comScore Women in WWII Not Historically Accurate Enough in Video Game | The Mary Sue
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Women in WWII Game Once Again Not ‘Historically Accurate’ Enough for Angry Internet Men

Yesterday, the trailer for the game Battlefield 5 debuted, yet another game focusing on players pretending to shoot at each other on the internet. This new installment had promised to bring more realism into things in some ways, but it’s still very definitely a video game and not intended to be a perfect reproduction of its World War II setting, and that has predictably angered some gamers on the internet, at least where it comes to including women and people of color.

Of course, no one is up in arms about any other way the game isn’t exactly like reality, but dare to use your artistic license to let the people in your audience see themselves in your product, and people will be Mad Online. The game’s trailer over on YouTube currently has 165k likes to 131k dislikes, and some of the vile comments underneath reveal why. You can’t go more than a few, even in the “top comments,” without seeing someone complaining about women, black men, or disabled people (one of the characters has a prosthetic arm) fighting in World War II.

Some of them also complain about other elements of the game, but the common thread is the sentiment that inclusion is being prized over the appearance of some of the characters, which, it should be noted, doesn’t have any effect on how the game is played and is a strange thing to object to. It’s not just confined to the YouTube comments, either, and Kotaku has a bunch of other examples from around the internet. But instead of looking at those awful comments, frequently accompanied by #NotMyBattlefield, let’s take a moment to appreciate some of the greatest hits of the Battlefield series’ incredible accuracy to real life, courtesy of a Twitter thread by David Milner of Game Informer Australia, to remind them how accurate ‘their battlefield’ is:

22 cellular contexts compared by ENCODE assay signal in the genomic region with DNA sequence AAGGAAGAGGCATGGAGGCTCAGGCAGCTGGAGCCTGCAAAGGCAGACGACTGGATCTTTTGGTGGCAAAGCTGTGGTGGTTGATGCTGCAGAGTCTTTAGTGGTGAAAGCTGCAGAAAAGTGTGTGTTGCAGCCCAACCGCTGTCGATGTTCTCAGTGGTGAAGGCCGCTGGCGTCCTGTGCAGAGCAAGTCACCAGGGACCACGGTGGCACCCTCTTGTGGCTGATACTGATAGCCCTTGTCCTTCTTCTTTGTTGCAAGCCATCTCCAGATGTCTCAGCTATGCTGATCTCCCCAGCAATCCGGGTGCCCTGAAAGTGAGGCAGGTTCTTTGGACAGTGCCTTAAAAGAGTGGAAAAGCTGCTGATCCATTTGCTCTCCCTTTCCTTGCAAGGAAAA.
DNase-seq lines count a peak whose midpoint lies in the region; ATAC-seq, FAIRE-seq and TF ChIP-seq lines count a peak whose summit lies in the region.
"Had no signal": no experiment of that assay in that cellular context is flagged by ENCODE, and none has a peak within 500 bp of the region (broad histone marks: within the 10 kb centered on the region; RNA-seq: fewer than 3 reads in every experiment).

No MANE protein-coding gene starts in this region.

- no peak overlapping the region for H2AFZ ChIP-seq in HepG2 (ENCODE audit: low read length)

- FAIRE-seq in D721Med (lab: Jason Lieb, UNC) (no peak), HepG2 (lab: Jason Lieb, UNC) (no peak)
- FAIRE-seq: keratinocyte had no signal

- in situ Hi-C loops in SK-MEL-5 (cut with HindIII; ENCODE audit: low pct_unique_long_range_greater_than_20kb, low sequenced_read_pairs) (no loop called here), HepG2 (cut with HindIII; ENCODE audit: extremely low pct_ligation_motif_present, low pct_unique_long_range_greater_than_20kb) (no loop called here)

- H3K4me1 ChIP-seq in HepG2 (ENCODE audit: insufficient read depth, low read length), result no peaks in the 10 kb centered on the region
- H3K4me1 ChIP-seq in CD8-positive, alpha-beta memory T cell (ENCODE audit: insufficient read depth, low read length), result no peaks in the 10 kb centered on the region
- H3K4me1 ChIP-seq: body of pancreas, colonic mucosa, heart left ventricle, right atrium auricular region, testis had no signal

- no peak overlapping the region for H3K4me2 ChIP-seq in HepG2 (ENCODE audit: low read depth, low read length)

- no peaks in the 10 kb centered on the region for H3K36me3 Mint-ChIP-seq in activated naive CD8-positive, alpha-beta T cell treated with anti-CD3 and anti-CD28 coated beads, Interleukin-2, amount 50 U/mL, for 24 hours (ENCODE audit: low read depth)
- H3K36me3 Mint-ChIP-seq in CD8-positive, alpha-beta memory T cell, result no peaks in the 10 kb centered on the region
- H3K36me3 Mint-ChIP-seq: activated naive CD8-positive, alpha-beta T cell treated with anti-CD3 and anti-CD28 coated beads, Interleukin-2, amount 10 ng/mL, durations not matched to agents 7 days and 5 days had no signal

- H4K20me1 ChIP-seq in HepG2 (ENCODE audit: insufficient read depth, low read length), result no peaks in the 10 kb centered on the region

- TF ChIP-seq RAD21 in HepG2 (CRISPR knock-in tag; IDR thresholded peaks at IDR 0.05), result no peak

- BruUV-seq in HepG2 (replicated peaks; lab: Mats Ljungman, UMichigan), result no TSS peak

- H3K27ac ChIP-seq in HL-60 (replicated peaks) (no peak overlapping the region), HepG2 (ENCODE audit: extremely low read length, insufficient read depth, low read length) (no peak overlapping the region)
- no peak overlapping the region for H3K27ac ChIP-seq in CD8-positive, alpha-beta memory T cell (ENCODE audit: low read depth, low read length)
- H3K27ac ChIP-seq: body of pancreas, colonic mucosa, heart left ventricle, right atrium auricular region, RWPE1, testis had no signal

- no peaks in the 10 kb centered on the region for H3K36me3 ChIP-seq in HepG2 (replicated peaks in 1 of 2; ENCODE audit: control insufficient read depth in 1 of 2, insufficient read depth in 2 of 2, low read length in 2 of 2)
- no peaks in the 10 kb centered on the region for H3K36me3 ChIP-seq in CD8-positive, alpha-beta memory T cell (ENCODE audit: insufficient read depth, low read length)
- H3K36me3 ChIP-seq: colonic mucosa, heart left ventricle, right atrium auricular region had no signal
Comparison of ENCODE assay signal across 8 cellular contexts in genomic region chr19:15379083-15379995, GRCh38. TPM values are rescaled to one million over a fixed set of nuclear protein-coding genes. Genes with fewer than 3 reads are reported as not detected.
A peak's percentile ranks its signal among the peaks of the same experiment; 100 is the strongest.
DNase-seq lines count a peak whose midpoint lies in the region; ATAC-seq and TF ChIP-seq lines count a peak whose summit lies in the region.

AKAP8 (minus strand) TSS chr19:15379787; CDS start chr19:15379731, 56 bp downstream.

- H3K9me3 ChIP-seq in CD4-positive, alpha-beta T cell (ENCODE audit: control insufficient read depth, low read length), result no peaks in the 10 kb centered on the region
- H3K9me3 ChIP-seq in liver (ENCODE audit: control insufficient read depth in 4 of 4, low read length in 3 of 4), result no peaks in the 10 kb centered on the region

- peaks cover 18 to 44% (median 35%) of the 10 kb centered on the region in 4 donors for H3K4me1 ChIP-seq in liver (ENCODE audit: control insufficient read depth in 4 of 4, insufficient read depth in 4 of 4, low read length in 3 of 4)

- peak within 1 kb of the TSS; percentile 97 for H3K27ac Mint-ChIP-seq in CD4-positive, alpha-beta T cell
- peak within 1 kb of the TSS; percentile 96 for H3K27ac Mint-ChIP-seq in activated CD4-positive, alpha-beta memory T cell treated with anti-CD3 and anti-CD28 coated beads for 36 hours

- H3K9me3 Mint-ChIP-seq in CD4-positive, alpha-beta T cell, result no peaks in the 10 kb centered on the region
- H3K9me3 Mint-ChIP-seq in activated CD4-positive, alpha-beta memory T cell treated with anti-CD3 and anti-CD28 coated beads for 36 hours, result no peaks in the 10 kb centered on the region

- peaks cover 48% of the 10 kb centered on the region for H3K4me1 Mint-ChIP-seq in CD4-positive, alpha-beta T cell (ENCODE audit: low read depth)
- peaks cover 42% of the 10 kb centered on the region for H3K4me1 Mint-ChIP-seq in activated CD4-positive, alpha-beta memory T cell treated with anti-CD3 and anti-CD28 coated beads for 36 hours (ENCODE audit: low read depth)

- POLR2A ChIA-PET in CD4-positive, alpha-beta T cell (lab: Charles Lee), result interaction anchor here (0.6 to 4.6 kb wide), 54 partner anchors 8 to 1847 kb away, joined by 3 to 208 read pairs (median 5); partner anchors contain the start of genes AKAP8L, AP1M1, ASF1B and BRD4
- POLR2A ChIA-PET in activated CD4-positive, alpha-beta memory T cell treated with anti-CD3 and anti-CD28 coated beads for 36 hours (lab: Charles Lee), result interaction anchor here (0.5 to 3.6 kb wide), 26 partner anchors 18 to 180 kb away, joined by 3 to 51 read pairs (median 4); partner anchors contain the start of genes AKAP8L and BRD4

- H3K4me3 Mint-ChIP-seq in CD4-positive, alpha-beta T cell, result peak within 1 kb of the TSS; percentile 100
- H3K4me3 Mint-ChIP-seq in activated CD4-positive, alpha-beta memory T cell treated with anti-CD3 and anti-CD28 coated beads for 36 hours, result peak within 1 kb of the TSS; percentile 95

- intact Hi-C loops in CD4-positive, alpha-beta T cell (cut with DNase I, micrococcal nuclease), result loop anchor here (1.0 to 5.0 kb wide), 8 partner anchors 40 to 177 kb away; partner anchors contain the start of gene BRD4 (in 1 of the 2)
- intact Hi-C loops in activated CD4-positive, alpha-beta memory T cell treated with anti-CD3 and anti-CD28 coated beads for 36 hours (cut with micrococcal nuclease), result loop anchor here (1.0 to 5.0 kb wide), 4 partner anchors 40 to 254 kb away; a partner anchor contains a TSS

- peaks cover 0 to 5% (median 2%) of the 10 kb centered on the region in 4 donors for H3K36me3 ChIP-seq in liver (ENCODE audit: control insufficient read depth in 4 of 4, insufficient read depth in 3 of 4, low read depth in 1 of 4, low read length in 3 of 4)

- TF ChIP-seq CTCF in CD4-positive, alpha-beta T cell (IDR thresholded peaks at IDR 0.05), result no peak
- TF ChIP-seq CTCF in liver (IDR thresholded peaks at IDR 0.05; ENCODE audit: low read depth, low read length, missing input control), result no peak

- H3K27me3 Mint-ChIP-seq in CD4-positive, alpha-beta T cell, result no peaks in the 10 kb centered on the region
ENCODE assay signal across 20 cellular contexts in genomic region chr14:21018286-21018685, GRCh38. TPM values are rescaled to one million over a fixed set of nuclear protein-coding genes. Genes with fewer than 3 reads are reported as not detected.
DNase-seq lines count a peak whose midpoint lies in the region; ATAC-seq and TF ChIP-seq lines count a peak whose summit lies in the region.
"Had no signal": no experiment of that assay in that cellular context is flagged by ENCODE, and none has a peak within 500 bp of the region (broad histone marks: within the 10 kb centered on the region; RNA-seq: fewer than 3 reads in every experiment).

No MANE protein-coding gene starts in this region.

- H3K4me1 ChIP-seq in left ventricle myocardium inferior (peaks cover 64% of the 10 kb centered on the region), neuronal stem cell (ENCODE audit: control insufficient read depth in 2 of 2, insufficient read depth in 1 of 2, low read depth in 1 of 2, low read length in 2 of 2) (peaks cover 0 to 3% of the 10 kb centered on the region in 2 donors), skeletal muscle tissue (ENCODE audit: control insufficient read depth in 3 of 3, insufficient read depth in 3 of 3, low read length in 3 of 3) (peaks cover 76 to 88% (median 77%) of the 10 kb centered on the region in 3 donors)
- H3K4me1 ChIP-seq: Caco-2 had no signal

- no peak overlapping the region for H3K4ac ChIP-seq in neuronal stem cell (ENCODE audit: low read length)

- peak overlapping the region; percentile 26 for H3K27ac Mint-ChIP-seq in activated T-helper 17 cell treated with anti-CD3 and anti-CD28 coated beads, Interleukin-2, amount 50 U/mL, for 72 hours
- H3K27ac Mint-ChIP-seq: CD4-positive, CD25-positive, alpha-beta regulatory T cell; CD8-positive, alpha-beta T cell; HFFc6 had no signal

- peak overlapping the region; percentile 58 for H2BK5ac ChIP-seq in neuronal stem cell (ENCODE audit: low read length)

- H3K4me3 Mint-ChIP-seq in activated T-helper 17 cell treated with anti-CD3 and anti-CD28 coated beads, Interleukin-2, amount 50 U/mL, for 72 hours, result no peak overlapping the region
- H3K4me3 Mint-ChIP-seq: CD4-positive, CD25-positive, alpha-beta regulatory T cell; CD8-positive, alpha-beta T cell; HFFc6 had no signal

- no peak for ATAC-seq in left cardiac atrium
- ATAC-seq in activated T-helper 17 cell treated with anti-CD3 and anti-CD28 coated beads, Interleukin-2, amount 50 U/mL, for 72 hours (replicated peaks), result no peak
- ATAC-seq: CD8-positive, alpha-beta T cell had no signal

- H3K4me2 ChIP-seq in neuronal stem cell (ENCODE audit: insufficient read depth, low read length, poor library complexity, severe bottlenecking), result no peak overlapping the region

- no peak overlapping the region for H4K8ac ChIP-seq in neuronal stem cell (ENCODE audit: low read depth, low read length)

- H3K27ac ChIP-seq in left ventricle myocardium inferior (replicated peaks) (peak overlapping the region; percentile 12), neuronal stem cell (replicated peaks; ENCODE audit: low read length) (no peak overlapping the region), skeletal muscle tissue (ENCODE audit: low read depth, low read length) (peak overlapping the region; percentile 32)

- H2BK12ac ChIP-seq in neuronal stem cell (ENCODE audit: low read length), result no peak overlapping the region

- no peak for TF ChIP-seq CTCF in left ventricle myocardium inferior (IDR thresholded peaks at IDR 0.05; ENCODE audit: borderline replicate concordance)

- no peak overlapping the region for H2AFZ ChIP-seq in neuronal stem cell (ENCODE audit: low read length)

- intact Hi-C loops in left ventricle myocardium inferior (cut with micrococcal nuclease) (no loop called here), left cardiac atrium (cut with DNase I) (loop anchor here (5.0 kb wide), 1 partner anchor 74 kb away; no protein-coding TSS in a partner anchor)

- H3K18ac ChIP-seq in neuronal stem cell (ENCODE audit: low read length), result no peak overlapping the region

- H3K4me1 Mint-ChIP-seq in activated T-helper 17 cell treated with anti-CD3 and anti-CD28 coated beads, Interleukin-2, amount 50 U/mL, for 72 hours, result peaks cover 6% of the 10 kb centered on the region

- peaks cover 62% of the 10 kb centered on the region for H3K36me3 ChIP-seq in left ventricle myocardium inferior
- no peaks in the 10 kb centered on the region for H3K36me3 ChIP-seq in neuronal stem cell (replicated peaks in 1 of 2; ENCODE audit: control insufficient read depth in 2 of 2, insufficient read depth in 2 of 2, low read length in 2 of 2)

Truly, a great disservice was done by allowing people to create characters to participate in their gamified historical fiction that actually look somewhat like them. It’s also, of course, not really as historically inaccurate as the detractors would have you believe, but that ironic, willful ignorance of history (probably stoked by a history of, you guessed it, missing representation in media) is only one facet of the overall issue. Remember: Those who complain about this kind of representation hide behind rationalization like ‘historical accuracy’ and ‘I just don’t want it shoved in my face’ to obscure the truth that they’re just hateful, even if they’ve fooled themselves into believing that rationalization.

(image: EA DICE)

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